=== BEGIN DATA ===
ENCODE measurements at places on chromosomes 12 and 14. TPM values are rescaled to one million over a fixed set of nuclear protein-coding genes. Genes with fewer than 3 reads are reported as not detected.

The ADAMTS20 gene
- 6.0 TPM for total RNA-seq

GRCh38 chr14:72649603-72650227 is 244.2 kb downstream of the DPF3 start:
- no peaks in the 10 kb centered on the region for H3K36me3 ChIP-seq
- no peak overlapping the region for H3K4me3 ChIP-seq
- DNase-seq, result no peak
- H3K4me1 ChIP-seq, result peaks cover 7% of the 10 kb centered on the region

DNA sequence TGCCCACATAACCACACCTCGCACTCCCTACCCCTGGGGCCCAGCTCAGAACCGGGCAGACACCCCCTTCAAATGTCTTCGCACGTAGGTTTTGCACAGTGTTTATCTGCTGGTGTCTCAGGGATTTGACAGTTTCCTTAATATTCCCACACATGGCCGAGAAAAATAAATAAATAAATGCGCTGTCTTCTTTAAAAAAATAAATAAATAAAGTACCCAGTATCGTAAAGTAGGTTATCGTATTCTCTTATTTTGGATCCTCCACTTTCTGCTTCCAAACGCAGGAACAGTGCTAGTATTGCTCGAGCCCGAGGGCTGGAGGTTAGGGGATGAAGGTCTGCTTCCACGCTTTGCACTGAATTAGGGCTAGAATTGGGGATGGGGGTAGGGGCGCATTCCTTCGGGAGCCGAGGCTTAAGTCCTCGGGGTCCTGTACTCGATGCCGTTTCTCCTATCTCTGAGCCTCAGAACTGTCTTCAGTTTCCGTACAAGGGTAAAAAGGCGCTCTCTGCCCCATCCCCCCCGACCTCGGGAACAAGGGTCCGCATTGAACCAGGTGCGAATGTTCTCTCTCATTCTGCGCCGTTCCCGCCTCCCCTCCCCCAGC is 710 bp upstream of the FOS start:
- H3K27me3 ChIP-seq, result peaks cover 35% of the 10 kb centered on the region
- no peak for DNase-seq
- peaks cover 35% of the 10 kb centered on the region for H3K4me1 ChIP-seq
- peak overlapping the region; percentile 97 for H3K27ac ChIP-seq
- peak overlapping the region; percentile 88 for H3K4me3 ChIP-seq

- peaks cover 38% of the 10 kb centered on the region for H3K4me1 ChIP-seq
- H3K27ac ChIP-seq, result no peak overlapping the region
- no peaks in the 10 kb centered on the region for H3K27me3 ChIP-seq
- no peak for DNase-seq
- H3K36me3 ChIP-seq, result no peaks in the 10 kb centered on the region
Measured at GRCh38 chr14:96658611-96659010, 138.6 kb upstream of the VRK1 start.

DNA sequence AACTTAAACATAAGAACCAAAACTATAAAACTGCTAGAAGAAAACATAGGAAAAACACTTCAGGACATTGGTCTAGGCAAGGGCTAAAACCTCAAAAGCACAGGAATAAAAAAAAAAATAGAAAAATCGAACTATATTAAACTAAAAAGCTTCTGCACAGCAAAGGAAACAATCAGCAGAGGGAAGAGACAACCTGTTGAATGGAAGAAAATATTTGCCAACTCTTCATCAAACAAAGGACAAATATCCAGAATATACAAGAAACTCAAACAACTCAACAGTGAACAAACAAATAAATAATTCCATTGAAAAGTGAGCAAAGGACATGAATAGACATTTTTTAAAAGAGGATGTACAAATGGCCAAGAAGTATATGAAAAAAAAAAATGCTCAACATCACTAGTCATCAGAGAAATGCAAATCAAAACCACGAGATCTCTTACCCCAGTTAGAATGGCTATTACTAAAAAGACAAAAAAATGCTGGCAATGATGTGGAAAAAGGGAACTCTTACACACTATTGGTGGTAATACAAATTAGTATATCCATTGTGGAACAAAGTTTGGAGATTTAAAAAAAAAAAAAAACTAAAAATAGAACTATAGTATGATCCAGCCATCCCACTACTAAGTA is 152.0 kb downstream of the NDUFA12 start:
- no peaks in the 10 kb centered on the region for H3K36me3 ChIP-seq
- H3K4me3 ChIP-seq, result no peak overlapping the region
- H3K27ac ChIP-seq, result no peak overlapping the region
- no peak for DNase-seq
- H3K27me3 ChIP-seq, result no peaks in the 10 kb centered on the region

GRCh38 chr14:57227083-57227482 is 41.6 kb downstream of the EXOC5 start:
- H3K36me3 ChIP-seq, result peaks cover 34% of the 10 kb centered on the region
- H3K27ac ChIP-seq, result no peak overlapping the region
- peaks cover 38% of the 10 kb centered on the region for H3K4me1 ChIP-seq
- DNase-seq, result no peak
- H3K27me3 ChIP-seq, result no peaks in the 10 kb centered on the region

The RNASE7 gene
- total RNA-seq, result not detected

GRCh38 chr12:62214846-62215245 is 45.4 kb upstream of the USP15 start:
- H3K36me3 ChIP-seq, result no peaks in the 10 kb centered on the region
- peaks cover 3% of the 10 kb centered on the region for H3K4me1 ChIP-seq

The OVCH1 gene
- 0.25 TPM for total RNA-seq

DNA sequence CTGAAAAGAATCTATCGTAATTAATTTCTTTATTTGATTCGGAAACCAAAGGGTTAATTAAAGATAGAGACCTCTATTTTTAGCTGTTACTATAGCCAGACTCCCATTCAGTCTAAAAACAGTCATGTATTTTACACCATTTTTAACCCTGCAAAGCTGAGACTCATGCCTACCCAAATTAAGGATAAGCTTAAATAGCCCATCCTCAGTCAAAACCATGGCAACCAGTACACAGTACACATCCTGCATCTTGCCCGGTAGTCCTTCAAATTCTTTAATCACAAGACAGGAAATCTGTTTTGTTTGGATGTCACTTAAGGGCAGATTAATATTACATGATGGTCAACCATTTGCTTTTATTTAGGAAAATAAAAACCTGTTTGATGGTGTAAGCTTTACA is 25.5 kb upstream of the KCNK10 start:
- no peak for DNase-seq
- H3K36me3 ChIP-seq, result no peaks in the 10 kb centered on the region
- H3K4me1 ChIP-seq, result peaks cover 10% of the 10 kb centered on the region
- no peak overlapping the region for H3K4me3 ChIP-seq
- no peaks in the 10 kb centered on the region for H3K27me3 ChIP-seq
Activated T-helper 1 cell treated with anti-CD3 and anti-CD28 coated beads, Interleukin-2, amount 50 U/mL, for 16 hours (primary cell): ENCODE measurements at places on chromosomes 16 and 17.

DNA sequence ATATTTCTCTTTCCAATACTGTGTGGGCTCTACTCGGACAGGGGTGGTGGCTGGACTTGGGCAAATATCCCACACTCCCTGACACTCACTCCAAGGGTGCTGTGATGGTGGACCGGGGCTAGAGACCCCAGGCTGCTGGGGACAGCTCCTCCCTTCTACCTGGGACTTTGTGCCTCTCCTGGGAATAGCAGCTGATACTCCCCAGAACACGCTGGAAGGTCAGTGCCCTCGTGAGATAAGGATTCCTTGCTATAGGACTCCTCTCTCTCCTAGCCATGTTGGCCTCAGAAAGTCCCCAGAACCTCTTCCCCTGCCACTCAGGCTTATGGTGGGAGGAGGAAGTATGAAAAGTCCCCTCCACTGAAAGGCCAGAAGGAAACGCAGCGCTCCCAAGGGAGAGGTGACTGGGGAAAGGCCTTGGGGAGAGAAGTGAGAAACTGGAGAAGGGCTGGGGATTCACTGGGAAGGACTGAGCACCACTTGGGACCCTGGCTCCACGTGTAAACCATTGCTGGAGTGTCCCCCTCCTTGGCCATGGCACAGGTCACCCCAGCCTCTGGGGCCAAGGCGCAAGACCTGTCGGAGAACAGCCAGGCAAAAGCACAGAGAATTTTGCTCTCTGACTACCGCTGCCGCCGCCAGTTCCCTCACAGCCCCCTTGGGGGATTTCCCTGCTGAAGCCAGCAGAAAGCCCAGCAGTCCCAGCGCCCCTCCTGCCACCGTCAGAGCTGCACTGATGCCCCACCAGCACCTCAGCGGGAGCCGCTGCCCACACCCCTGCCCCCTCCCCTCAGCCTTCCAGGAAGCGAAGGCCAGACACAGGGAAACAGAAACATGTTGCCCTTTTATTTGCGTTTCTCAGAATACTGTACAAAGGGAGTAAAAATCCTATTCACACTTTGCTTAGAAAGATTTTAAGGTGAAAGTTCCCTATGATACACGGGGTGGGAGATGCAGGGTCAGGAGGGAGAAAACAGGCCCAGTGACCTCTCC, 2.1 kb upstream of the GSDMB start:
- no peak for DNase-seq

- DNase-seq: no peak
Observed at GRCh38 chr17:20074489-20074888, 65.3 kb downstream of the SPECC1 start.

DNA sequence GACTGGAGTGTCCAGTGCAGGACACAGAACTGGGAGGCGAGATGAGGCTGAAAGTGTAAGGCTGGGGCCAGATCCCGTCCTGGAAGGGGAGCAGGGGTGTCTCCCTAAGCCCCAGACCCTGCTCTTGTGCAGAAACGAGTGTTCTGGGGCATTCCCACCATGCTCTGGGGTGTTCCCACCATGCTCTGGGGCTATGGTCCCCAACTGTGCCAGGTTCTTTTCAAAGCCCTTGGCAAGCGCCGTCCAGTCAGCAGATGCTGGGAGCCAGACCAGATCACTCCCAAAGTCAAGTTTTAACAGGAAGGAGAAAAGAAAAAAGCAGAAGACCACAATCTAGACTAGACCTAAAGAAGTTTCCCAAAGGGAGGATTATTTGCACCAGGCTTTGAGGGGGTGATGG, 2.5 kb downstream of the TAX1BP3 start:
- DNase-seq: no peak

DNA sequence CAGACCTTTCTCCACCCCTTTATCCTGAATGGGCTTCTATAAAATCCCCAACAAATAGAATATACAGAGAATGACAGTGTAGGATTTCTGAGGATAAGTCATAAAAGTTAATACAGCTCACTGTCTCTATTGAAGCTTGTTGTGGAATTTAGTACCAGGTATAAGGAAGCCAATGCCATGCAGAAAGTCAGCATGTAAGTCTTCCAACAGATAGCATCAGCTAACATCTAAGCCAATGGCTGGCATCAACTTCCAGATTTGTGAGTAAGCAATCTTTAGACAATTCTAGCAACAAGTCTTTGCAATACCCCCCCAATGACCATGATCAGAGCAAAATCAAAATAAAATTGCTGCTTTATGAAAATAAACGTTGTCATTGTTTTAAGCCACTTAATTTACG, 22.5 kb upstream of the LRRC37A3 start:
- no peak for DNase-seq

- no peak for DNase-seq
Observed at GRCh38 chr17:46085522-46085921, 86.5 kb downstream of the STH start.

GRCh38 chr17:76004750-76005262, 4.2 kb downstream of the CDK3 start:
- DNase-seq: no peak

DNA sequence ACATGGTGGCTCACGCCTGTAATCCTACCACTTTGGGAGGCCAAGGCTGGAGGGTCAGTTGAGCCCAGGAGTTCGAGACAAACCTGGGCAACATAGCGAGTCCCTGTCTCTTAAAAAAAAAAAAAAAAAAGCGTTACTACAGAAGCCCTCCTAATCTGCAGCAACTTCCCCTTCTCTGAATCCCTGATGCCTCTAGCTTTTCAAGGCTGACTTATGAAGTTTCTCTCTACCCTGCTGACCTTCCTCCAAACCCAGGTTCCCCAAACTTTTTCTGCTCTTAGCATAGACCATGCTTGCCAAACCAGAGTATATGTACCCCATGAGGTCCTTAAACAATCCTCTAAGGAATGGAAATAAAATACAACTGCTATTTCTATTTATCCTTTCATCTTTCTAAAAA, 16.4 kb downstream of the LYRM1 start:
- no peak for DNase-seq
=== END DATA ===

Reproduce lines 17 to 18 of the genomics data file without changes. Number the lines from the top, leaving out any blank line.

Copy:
- no peaks in the 10 kb centered on the region for H3K27me3 ChIP-seq
- no peak for DNase-seq